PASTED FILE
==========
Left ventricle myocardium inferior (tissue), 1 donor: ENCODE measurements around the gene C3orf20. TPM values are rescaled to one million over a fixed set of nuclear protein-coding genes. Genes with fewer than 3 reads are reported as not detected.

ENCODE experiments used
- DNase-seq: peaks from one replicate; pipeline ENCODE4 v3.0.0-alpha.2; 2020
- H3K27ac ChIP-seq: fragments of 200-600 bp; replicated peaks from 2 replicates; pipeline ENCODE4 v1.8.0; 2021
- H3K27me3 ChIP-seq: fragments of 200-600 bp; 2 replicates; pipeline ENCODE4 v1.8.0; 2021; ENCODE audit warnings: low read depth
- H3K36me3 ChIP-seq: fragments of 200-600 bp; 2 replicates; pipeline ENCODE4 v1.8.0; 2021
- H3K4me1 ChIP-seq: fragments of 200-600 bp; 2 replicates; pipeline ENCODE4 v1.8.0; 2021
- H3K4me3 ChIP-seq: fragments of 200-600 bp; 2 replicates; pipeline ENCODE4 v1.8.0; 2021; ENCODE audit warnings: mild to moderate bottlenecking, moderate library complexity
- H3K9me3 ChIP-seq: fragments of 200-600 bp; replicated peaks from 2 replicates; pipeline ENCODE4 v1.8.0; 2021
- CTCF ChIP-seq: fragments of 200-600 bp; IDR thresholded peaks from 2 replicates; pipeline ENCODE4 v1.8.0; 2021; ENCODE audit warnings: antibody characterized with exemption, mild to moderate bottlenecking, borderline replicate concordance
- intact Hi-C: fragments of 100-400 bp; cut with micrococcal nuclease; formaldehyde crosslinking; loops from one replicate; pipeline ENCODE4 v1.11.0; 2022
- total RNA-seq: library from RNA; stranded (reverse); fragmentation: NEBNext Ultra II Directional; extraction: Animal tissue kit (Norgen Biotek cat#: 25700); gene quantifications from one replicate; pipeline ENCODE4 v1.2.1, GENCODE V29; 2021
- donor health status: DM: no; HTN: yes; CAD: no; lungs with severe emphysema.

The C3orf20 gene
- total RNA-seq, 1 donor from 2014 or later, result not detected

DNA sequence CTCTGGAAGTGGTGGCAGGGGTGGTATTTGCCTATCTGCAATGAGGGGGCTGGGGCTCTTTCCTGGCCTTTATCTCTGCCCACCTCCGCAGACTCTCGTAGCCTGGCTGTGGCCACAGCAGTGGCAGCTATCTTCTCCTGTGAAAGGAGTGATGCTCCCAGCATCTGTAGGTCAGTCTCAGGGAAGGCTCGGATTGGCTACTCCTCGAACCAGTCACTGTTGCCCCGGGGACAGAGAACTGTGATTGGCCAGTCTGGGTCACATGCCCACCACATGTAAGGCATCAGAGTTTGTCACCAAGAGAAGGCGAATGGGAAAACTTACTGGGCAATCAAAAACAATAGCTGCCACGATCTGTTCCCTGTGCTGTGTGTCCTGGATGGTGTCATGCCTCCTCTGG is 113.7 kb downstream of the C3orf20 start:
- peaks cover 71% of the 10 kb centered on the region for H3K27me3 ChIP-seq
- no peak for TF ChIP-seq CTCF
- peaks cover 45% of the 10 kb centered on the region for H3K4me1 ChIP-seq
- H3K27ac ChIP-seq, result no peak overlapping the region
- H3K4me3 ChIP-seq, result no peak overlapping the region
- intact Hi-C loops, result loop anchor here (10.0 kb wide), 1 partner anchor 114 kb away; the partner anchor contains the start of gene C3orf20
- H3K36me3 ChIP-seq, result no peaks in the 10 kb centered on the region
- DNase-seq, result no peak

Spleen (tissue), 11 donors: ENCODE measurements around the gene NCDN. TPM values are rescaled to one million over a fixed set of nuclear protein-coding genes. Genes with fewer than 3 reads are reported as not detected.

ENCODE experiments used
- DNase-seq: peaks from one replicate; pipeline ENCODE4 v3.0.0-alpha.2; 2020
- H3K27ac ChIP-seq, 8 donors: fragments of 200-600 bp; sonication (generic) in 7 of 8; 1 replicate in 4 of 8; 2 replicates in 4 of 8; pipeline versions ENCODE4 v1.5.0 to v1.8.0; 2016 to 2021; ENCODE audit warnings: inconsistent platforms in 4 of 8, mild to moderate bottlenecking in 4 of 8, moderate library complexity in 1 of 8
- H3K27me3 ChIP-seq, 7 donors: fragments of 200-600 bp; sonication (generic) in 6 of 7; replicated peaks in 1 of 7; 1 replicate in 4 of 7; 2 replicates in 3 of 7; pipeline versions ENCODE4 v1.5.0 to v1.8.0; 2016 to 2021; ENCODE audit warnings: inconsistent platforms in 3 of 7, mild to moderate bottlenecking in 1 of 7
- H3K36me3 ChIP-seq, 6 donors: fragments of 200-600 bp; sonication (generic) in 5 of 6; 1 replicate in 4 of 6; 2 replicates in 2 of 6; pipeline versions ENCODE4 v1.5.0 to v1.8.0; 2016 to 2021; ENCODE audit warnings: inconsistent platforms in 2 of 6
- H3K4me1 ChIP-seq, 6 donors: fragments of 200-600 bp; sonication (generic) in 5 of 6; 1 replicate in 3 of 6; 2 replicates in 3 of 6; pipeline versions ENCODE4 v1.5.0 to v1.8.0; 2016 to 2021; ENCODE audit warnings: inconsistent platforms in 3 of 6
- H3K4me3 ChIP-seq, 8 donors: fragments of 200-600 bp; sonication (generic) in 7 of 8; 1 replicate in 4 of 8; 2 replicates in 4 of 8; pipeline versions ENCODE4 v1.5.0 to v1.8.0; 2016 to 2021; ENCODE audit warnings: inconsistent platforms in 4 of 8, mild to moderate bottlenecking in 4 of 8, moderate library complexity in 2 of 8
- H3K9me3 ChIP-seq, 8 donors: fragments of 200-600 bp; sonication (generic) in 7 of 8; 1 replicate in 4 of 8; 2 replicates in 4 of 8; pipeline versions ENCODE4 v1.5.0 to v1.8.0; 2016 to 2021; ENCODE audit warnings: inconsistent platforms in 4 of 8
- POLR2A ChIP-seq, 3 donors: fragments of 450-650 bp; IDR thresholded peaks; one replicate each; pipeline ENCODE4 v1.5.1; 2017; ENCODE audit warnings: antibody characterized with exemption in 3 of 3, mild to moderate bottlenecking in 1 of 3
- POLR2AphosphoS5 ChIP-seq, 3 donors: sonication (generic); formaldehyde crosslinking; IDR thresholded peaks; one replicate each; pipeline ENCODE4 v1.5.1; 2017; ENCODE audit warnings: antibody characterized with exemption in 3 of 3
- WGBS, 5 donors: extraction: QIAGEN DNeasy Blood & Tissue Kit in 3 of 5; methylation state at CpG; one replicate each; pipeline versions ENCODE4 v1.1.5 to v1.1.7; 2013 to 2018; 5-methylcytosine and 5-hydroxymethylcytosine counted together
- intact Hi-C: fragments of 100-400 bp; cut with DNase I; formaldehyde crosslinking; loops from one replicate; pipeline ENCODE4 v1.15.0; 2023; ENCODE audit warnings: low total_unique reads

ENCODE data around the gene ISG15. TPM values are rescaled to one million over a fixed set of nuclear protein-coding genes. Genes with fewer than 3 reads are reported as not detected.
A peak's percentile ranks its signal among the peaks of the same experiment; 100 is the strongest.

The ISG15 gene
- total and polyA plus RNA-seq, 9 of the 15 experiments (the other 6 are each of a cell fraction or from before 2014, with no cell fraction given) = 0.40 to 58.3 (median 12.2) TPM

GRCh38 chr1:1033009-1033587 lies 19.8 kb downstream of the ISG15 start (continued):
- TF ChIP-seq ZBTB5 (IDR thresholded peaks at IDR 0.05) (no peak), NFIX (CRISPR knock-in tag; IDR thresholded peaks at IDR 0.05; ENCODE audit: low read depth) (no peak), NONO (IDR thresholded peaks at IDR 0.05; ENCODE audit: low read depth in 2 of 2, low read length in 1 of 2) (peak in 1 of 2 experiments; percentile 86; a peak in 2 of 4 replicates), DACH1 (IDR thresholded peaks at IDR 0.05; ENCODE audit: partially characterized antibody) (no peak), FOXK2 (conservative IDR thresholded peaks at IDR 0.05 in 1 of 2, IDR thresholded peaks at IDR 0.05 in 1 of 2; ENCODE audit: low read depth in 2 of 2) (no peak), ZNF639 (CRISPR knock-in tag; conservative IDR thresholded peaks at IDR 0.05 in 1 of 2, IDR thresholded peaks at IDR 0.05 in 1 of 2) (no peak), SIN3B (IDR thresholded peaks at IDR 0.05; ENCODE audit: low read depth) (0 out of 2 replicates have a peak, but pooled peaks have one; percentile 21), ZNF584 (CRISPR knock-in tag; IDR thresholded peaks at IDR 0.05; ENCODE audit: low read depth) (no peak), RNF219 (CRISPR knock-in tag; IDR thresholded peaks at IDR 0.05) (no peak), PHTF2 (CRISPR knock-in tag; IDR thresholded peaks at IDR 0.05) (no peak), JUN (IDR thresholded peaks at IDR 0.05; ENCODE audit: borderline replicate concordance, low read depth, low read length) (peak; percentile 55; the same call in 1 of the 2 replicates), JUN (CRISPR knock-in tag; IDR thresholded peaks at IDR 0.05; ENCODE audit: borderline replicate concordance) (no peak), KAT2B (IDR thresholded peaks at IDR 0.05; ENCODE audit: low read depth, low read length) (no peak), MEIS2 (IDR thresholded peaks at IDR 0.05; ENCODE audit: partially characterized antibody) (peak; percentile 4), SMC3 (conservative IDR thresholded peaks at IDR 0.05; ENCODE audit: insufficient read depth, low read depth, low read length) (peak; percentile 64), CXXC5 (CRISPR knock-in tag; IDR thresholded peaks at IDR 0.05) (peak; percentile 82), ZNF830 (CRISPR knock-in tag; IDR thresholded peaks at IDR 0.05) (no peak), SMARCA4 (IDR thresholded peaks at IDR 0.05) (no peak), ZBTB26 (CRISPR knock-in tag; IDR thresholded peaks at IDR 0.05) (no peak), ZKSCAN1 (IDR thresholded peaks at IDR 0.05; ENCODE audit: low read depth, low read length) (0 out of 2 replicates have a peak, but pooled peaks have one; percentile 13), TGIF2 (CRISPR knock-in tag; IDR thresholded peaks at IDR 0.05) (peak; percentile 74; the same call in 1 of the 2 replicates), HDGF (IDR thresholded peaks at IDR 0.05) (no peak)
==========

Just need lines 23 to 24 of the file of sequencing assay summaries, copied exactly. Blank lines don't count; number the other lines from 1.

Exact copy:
- H3K36me3 ChIP-seq, result no peaks in the 10 kb centered on the region
- DNase-seq, result no peak